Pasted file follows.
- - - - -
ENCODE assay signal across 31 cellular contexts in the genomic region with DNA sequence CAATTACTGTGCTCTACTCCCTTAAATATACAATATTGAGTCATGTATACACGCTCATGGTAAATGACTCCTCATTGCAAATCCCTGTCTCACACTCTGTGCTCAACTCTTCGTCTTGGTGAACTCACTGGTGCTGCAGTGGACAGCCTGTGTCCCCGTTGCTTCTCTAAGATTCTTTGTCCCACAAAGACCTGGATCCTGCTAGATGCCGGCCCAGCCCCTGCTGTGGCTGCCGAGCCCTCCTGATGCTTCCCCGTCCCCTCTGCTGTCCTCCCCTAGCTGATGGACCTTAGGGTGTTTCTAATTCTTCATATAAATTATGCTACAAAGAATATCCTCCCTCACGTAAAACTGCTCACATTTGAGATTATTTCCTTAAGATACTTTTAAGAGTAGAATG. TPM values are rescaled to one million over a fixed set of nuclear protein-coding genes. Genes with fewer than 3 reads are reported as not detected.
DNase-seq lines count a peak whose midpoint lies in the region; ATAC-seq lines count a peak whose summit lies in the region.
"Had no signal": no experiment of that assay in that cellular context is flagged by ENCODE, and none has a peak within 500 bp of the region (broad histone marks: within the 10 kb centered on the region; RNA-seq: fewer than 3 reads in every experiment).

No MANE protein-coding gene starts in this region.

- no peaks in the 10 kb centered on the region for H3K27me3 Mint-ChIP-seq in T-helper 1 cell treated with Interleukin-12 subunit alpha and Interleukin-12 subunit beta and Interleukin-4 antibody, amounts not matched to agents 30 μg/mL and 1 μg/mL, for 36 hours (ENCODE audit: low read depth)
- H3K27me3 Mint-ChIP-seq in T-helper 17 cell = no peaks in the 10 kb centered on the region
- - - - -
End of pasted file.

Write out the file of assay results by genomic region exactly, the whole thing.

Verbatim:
ENCODE assay signal across 31 cellular contexts in the genomic region with DNA sequence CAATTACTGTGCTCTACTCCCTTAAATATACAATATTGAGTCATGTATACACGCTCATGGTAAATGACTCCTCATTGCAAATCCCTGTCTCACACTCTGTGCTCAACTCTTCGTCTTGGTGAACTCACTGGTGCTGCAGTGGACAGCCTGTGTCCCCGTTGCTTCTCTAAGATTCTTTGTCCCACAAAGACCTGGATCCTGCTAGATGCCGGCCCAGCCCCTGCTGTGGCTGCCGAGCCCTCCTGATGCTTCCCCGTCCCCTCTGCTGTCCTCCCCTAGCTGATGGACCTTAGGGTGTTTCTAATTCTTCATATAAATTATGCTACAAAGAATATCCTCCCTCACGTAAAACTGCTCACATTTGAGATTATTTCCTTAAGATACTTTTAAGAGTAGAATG. TPM values are rescaled to one million over a fixed set of nuclear protein-coding genes. Genes with fewer than 3 reads are reported as not detected.
DNase-seq lines count a peak whose midpoint lies in the region; ATAC-seq lines count a peak whose summit lies in the region.
"Had no signal": no experiment of that assay in that cellular context is flagged by ENCODE, and none has a peak within 500 bp of the region (broad histone marks: within the 10 kb centered on the region; RNA-seq: fewer than 3 reads in every experiment).

No MANE protein-coding gene starts in this region.

- no peaks in the 10 kb centered on the region for H3K27me3 Mint-ChIP-seq in T-helper 1 cell treated with Interleukin-12 subunit alpha and Interleukin-12 subunit beta and Interleukin-4 antibody, amounts not matched to agents 30 μg/mL and 1 μg/mL, for 36 hours (ENCODE audit: low read depth)
- H3K27me3 Mint-ChIP-seq in T-helper 17 cell = no peaks in the 10 kb centered on the region